A novel approach to the prevention of postoperative delirium in the elderly after gastrointestinal surgery

Ken Ichiro Aizawa, Toshio Kanai, Yoshiro Saikawa, Tsukasa Takabayashi, Yukio Kawano, Naoto Miyazawa, Tetsuya Yamamoto

Research output: Contribution to journalArticlepeer-review

99 Citations (Scopus)


Purpose. Postoperative delirium (POD) is known to be one of the most critical complications of major operative procedures in elderly patients. Since disorders of the sleep-wake cycle have been reported to be one of the key factors in POD, we attempted to clarify the effectiveness of improving sleep-wake cycle disorders with medication after surgery to prevent POD, by conducting a prospective randomized study of 42 elderly patients who underwent resection of either gastric or colon cancer through an open laparotomy. Methods. The delirium-free protocol (DFP) group was given an intramuscular injection of diazepam at 20:00 h each night, as well as a continuous intravenous infusion of flunitrazepam and pethidine administered over 8 h, for the first three nights postoperatively. Two patients were excluded because of failure to complete the DFP. Results. The incidence of POD was 7/20 (35.0%) in the non-DFP group and 1/20 (5.0%) in the DFP group, this difference being significant (P = 0.023). Morning lethargy produced by the DFP was observed in 40% of the DFP group; however, no other side effects were seen. Conclusions. These findings indicate that DFP treatment is effective for controlling POD in elderly patients after general surgery and does not appear to be associated with severe complications or side effects. To our knowledge, this is the first report proposing artificial control of the sleep-awake rhythm by medication as a means of preventing POD in elderly patients.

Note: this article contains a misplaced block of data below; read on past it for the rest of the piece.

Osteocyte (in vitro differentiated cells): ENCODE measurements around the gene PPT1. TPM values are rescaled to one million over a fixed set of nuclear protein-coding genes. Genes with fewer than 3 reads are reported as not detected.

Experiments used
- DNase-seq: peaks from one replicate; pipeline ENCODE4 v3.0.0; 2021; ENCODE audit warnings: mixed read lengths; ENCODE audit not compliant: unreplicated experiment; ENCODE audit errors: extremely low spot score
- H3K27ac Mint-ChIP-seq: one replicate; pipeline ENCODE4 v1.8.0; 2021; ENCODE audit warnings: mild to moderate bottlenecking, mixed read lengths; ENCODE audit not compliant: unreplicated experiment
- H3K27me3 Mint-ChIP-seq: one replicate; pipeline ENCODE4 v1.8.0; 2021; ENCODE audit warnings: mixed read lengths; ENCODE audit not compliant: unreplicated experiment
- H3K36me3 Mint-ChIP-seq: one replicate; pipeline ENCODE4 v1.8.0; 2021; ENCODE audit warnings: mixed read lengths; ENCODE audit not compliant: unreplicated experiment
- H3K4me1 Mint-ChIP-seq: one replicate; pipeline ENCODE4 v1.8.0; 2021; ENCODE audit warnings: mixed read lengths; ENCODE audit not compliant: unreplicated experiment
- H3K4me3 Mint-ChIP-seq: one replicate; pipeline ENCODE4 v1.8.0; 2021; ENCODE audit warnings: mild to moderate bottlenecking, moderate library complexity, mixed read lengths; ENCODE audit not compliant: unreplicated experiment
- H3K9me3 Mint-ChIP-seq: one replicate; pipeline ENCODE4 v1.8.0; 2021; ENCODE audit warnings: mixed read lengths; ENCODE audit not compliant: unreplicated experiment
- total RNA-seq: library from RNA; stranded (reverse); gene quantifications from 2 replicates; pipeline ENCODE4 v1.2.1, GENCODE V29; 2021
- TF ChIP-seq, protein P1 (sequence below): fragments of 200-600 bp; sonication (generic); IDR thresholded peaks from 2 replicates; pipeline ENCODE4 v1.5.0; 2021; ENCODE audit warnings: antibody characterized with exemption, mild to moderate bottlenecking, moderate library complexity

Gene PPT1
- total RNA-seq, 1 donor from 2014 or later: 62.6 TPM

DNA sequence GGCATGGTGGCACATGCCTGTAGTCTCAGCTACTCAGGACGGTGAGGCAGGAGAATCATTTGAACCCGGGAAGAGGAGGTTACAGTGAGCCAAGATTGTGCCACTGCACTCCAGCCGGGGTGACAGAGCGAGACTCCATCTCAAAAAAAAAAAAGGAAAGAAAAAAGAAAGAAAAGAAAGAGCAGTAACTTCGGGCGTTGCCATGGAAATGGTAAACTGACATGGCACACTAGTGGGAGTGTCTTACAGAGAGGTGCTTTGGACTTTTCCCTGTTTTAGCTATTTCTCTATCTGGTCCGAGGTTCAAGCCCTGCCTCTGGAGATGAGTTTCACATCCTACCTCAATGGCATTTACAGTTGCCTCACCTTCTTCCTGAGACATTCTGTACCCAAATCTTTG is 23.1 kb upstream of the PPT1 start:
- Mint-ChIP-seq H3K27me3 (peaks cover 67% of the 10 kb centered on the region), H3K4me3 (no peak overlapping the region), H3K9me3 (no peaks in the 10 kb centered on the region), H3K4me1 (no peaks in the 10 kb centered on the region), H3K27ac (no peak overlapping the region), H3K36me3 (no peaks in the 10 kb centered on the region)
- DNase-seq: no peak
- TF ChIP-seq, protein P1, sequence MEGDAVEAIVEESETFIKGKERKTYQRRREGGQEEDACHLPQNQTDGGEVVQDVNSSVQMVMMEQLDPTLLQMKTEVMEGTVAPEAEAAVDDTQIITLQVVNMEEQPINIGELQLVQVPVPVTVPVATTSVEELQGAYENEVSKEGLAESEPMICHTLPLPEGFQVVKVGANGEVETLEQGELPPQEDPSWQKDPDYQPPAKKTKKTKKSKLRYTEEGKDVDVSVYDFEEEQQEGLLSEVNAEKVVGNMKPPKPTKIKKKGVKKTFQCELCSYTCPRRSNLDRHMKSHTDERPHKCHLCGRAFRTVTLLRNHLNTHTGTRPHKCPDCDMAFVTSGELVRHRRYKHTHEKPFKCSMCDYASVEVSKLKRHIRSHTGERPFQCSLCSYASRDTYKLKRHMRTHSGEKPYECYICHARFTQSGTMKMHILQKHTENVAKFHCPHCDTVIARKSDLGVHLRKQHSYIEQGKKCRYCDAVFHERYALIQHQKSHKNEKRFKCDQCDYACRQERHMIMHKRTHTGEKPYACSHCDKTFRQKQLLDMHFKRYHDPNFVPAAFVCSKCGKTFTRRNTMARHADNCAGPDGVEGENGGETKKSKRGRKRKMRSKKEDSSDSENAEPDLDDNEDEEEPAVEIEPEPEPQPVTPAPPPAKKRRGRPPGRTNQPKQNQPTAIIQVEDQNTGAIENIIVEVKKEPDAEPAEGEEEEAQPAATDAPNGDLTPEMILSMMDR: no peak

Original languageEnglish
Pages (from-to)310-314
Number of pages5
JournalSurgery today
Issue number4
Publication statusPublished - 2002
Externally publishedYes


  • Gastrointestinal surgery
  • Postoperative delirium
  • Sleep disorder

ASJC Scopus subject areas

  • Surgery


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